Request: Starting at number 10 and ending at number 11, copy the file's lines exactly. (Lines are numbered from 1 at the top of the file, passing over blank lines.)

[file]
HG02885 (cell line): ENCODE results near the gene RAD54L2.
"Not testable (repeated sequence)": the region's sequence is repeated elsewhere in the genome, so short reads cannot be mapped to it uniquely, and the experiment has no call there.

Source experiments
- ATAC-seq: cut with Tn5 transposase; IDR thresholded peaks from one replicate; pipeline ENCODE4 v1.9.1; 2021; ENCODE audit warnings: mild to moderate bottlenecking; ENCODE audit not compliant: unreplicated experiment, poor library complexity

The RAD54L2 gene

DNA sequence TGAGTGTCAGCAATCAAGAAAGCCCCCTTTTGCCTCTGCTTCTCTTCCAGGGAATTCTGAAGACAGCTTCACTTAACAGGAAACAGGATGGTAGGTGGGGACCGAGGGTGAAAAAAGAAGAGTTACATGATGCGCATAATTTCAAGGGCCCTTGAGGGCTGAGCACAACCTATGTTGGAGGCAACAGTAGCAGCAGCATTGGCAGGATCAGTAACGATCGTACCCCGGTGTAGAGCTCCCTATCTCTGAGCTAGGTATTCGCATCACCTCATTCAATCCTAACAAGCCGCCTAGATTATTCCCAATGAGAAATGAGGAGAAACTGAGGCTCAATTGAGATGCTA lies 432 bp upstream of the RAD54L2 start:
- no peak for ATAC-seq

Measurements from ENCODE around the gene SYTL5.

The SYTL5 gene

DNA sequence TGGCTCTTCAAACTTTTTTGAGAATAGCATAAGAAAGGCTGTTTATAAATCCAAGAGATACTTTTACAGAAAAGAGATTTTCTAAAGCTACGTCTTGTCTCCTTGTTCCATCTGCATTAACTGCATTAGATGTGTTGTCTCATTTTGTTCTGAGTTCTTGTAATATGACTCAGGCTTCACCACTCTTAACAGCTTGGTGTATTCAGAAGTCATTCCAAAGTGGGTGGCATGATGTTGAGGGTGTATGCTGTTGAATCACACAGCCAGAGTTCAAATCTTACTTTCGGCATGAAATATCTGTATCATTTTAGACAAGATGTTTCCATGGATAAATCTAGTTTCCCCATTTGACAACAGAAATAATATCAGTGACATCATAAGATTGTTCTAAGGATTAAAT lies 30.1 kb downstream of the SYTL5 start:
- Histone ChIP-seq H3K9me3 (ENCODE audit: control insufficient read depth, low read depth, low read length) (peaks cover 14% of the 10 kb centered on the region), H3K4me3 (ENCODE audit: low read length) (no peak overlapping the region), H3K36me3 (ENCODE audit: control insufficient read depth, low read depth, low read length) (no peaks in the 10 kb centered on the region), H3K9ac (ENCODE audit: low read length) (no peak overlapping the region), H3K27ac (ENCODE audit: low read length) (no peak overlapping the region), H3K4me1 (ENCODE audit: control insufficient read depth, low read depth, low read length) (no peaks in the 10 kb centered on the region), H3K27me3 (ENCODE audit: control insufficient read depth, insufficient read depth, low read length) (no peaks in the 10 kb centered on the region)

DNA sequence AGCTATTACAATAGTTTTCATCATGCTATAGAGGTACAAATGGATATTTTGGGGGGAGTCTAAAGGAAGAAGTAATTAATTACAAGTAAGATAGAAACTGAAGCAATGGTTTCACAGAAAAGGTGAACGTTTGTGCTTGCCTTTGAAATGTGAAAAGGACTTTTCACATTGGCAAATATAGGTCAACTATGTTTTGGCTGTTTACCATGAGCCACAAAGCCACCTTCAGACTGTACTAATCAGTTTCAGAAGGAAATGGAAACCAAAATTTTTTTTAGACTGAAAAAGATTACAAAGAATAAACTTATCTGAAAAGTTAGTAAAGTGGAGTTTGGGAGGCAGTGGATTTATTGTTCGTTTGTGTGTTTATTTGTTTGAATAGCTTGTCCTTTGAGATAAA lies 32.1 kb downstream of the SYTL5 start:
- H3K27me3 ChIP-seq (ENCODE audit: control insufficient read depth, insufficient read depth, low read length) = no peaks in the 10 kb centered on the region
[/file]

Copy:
DNA sequence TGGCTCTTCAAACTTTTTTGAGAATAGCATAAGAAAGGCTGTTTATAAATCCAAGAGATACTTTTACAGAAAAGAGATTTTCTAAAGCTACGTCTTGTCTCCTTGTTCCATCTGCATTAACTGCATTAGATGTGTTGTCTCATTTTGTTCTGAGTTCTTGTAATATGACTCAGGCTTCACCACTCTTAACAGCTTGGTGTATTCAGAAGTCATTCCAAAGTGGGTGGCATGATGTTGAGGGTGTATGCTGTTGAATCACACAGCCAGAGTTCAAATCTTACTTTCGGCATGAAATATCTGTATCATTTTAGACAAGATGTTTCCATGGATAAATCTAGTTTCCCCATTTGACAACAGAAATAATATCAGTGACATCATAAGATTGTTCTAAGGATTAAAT lies 30.1 kb downstream of the SYTL5 start:
- Histone ChIP-seq H3K9me3 (ENCODE audit: control insufficient read depth, low read depth, low read length) (peaks cover 14% of the 10 kb centered on the region), H3K4me3 (ENCODE audit: low read length) (no peak overlapping the region), H3K36me3 (ENCODE audit: control insufficient read depth, low read depth, low read length) (no peaks in the 10 kb centered on the region), H3K9ac (ENCODE audit: low read length) (no peak overlapping the region), H3K27ac (ENCODE audit: low read length) (no peak overlapping the region), H3K4me1 (ENCODE audit: control insufficient read depth, low read depth, low read length) (no peaks in the 10 kb centered on the region), H3K27me3 (ENCODE audit: control insufficient read depth, insufficient read depth, low read length) (no peaks in the 10 kb centered on the region)